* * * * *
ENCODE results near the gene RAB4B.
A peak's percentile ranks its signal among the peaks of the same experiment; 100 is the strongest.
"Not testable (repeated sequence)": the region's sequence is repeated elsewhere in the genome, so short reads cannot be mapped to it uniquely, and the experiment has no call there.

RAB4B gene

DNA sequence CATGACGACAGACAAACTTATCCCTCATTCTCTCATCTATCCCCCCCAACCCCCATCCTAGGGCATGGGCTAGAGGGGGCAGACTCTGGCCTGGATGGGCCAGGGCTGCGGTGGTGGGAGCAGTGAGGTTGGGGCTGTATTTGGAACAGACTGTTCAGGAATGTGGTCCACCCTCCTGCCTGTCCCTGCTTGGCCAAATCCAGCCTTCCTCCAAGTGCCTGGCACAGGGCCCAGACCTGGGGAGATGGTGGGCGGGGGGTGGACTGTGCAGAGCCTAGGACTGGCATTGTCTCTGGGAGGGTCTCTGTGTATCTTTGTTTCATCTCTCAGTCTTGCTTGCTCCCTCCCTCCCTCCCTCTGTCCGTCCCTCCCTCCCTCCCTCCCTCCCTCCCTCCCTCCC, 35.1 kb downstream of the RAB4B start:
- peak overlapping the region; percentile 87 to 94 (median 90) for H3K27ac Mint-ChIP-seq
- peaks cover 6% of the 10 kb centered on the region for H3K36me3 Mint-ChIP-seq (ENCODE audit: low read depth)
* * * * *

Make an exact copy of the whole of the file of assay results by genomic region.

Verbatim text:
ENCODE results near the gene RAB4B.
A peak's percentile ranks its signal among the peaks of the same experiment; 100 is the strongest.
"Not testable (repeated sequence)": the region's sequence is repeated elsewhere in the genome, so short reads cannot be mapped to it uniquely, and the experiment has no call there.

RAB4B gene

DNA sequence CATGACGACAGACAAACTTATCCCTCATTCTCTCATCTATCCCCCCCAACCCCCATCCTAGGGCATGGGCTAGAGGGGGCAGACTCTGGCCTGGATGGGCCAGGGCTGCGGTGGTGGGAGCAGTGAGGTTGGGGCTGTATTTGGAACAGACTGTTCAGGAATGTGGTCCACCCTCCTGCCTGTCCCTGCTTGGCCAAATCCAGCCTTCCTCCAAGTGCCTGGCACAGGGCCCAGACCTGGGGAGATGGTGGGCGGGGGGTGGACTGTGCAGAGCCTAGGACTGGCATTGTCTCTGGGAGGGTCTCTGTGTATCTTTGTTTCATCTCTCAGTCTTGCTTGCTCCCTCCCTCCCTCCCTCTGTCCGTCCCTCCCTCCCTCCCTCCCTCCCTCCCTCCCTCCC, 35.1 kb downstream of the RAB4B start:
- peak overlapping the region; percentile 87 to 94 (median 90) for H3K27ac Mint-ChIP-seq
- peaks cover 6% of the 10 kb centered on the region for H3K36me3 Mint-ChIP-seq (ENCODE audit: low read depth)